DFE Guidance update-September 1st 2020
As noted in this morning’s training, the very late changes made by Government on Friday were not helpful or well timed. However, it is important that you are aware of advice as we are currently following this. I have cut/pasted edited highlights, which should be read alongside our risk assessment and the day to day guidance provided by Pierre.
AS ALWAYS, IF YOU HAVE QUESITONS, THEN PLEASE ASK!
Isolation procedures related to a suspected or known case of Covid:
Minimise contact with individuals who are unwell by ensuring that those who have coronavirus (COVID-19) symptoms, or who have someone in their household who does, do not attend school
Ensuring that pupils, staff and other adults do not come into the school if they have coronavirus
(COVID-19) symptoms (https://www.gov.uk/guidance/nhs-test-and-trace-how-it-works#people-who-develop symptoms-of-coronavirus) or have tested positive in at least the last 10 days and ensuring anyone developing those symptoms during the school day is sent home, are essential actions to reduce the risk in schools and further drive down transmission of coronavirus (COVID-19).
All schools must follow this process and ensure all staff are aware of it.
If anyone in the school becomes unwell with a new and persistent cough or a high temperature, or has a loss of or change in, their normal sense of taste or smell (anosmia), they must be sent home and advised to follow guidance for households with possible or confirmed coronavirus (COVID-19) infection (https://www.gov.uk/government/publications/covid-19-stay-at-home-guidance), which sets out that they should self-isolate for at least 10 days and should arrange to have a test
(https://www.gov.uk/guidance/coronavirus-covid-19-getting-tested) to see if they have coronavirus (COVID19).
If they have tested positive whilst not experiencing symptoms but develop symptoms during the isolation period, they should restart the 10-day isolation period from the day they develop symptoms.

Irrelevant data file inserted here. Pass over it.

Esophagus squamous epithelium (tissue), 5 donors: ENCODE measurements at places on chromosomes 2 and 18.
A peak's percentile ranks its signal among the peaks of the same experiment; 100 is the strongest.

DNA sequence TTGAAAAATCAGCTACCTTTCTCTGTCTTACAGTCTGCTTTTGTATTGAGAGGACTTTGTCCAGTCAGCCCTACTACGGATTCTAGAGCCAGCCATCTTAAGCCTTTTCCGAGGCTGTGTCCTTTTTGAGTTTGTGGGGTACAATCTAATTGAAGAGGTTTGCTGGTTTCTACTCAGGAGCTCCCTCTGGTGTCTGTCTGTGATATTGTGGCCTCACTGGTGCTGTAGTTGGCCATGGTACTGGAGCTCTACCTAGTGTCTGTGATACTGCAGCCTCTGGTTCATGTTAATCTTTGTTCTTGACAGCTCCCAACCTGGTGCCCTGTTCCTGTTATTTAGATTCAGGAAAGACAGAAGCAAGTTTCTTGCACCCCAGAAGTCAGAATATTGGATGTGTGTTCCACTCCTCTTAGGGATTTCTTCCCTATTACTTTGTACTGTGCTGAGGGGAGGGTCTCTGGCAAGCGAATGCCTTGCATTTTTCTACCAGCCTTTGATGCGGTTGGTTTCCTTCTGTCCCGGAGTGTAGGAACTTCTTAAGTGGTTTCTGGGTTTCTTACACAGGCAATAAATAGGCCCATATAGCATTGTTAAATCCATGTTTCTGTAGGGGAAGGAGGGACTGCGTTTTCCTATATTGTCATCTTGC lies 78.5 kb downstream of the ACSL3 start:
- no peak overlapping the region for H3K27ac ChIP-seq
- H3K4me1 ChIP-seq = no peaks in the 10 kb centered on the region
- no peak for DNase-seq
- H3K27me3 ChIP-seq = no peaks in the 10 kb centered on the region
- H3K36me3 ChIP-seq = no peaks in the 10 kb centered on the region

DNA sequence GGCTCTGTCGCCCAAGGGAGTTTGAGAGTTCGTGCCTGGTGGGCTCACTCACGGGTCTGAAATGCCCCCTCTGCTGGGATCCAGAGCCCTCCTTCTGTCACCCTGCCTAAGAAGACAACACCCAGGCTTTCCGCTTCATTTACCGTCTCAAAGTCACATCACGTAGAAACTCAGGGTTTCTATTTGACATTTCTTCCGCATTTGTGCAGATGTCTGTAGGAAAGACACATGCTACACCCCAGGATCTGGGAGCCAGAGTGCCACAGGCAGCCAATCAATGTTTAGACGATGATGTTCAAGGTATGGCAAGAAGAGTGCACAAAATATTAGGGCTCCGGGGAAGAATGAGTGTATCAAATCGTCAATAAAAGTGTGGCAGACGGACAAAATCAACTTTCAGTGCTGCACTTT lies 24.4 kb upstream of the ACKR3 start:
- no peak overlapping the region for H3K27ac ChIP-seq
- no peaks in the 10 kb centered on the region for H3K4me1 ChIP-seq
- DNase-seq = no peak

Other members of their household (including any siblings) should self-isolate for 14 days from when the symptomatic person first had symptoms.
If a child is awaiting collection, they should be moved, if possible, to a room where they can be isolated behind a closed door, depending on the age and needs of the child, with appropriate adult supervision if required. Ideally, a window should be opened for ventilation. If it is not possible to isolate them, move them to an area which is at least 2 metres away from other people.
(This is the space in Cub, as shared with you today and highlighted in the risk assessment)
If they need to go to the bathroom while waiting to be collected, they should use a separate bathroom if possible. The bathroom must be cleaned and disinfected using standard cleaning products before being used by anyone else. (The toilet in Cub is the designated toilet for this situation. Both areas, once pupils has gone would be cleaned/closed off until cleaned)
PPE must be worn by staff caring for the child while they await collection if a distance of 2 metres cannot be maintained (such as for a very young child or a child with complex needs). More information on PPE use can be found in the safe working in education, childcare and children’s social care settings, including the use of personal protective equipment (PPE)
If you have Covid, you must isolate for 10 days
If someone in your household (direct household only) has Covid you have to isolate for 14 days.
The government is not recommending universal use of face coverings in all schools. Schools that teach children in years 7 and above and which are not under specific local restriction measures will have the discretion to require face coverings for pupils, staff and visitors in areas outside the classroom where social distancing cannot easily be maintained, such as corridors and communal areas and it has been deemed appropriate in those circumstances. Primary school children will not need to wear a face covering.